Whether it’s for our own peace of mind, to help us feel more in control of our health, or for our loved ones, we know it’s important to stay on top of health checks, screenings and tests. But with so much on our plates, it’s also easy for important actions concerning our health to slip. Good health underpins everything about our lives, so this World Cancer Day, 4 February, let’s remind ourselves why that check-up is essential.
Dr Mark Adams, Lambeth GP and Cancer Lead for Lambeth Together Health and Care Partnership, said:
“1 in 2 of us will get cancer in our life – it’s that common. However, more people than ever are surviving following treatment – going on to enjoy life. But early detection and treatment of cancer is vital in helping people to live longer and healthier lives. Take charge of your life and get checked”.
The NHS is encouraging people from Black communities especially to come forward for cancer screening and diagnostic tests. This is because 1 in 4 Black men in England will get prostate cancer, with 1 in 12 dying from the disease. And because, Black women are twice as likely as white British women to get diagnosed with breast cancer when it is at a later stage and harder to treat. This needs to change.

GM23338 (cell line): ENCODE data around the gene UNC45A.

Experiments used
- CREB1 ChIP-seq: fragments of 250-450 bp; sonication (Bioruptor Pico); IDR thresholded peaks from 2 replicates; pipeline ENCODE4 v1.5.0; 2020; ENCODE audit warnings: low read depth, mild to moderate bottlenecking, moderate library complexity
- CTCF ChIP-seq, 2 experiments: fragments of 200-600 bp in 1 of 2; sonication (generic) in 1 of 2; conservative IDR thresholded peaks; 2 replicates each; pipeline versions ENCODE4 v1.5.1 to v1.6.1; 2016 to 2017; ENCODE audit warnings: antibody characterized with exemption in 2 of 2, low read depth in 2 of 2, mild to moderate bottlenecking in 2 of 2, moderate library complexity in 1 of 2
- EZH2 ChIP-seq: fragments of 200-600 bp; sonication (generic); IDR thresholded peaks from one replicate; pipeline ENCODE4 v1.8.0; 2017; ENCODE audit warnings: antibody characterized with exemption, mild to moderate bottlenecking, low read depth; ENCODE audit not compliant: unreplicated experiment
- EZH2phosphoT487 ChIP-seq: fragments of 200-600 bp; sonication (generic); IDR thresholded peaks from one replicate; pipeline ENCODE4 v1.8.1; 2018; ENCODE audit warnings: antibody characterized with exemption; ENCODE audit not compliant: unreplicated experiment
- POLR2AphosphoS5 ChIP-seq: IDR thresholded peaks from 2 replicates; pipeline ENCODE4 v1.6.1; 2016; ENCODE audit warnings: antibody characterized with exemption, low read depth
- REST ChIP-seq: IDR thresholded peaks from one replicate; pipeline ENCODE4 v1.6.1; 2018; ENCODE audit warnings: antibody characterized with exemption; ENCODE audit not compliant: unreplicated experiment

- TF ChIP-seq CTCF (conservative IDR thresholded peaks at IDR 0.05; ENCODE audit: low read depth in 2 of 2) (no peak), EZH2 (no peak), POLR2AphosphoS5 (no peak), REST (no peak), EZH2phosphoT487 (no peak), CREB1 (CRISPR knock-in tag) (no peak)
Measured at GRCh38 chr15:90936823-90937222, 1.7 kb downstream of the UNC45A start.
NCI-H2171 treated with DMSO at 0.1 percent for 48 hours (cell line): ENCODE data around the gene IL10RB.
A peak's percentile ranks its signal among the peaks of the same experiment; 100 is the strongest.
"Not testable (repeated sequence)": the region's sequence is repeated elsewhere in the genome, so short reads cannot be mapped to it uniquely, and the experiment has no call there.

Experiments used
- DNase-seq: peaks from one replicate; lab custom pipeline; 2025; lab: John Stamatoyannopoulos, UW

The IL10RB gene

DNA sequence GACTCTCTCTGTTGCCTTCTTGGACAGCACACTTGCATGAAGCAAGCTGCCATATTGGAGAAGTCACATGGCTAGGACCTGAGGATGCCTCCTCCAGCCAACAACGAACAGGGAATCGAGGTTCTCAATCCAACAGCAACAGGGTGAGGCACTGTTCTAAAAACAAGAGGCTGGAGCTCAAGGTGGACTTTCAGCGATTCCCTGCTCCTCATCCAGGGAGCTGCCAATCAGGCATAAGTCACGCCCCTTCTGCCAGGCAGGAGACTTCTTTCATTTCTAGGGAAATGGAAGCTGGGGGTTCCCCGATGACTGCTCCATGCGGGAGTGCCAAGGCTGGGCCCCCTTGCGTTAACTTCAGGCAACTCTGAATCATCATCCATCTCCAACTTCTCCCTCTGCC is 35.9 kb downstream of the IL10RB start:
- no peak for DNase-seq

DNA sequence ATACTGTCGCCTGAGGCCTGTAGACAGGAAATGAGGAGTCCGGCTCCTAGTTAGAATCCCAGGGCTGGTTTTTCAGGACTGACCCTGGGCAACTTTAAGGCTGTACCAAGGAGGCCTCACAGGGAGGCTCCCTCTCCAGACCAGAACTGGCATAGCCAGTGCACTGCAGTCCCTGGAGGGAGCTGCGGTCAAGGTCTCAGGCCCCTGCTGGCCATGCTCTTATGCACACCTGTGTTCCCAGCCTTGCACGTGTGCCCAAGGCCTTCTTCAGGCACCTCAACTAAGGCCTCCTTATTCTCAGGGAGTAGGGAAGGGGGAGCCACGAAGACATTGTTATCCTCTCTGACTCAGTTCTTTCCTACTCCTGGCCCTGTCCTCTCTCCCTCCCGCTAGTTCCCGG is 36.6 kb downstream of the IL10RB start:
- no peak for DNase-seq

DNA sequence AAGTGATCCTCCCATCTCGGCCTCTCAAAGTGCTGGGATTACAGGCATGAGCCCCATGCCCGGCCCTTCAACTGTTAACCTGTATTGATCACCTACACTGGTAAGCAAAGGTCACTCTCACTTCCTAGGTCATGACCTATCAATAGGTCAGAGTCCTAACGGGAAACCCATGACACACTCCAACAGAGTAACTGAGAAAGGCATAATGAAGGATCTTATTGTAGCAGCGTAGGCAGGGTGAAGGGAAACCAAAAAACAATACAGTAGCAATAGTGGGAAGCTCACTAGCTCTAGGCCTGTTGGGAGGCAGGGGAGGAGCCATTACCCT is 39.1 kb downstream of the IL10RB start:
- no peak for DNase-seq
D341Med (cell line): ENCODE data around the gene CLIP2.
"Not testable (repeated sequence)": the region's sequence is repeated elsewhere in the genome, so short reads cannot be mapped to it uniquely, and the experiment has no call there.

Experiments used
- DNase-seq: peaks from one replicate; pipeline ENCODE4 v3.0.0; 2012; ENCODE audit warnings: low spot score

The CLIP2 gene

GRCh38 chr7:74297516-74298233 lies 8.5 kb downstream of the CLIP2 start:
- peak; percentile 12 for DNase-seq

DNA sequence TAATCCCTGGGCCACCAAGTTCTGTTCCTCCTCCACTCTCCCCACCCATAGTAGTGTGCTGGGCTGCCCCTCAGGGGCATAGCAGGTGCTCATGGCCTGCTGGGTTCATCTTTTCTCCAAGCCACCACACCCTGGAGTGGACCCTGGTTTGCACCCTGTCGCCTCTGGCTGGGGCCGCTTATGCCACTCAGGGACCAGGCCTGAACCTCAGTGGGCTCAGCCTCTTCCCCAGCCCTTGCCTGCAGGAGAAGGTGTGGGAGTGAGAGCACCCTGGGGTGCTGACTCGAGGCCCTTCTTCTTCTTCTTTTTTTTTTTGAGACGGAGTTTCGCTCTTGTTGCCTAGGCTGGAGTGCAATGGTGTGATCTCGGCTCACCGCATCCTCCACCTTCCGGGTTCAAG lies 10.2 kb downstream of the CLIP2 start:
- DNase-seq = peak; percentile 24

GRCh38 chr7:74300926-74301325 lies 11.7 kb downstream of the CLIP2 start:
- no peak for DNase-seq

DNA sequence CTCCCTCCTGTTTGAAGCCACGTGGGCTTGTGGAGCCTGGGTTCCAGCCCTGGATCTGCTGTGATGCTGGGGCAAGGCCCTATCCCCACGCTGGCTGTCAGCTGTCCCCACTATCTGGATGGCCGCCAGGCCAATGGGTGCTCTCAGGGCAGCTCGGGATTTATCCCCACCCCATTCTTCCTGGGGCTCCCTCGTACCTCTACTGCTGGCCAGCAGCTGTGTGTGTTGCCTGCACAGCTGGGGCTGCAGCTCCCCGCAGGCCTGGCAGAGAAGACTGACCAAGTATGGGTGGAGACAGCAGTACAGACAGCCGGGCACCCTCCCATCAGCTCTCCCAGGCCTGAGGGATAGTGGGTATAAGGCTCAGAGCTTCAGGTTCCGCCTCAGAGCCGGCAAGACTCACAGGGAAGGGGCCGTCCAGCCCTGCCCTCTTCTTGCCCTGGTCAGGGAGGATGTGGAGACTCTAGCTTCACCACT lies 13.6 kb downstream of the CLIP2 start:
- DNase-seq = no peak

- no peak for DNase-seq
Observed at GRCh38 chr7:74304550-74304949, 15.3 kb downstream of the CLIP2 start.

Female and aged between 50 and 70? Attend your breast screening when invited
All women between the ages of 50 and 70 will receive a letter every three years inviting them for their NHS breast cancer screening. Alongside regularly self-examining your breasts, this routine screening helps to identify signs of breast cancer, so attending could save your life.
It’s a shocking fact that Black women are twice as likely to get a late diagnosis of breast cancer. Let’s turn this around, starting with going for your breast screening appointment when you get your invite from the NHS.
Women are often the glue holding families together – busy seeing to everyone’s else’s needs. Screening is a simple act of self-care, so do it for yourself and for your loved ones.
If you’re not sure if you’re up to date with your breast cancer screening appointments, if you think you might have missed your appointment, or if you’d like to rebook it for a more convenient time, please visit the London Breast Screening Hub or call the Hub on 020 3758 2024.
Black, male and over 45? Ask your GP about a PSA test
Black men have a 1 in 4 chance of getting prostate cancer, compared with a risk of 1 in 8 for white men.
There is a lot of work being done globally to understand and tackle these differences. If you’re Black, male and over 45, please contact your GP practice and ask about getting a PSA blood test.
This simple test measures the amount of prostate specific antigen (PSA) in your blood. PSA is a protein produced by normal cells in the prostate and also by prostate cancer cells. A raised PSA level may suggest you have a problem with your prostate, but not necessarily cancer. Based on your results, your GP will advise you on next steps, including when you’ll need to book another PSA blood test.
Early diagnosis increases survival rates
Survival from cancer increases significantly with early diagnosis. Get checked, take charge of your health and your future.
Health and care organisations in Lambeth are working together to make sure that people receive early diagnosis and support for cancer and other health conditions.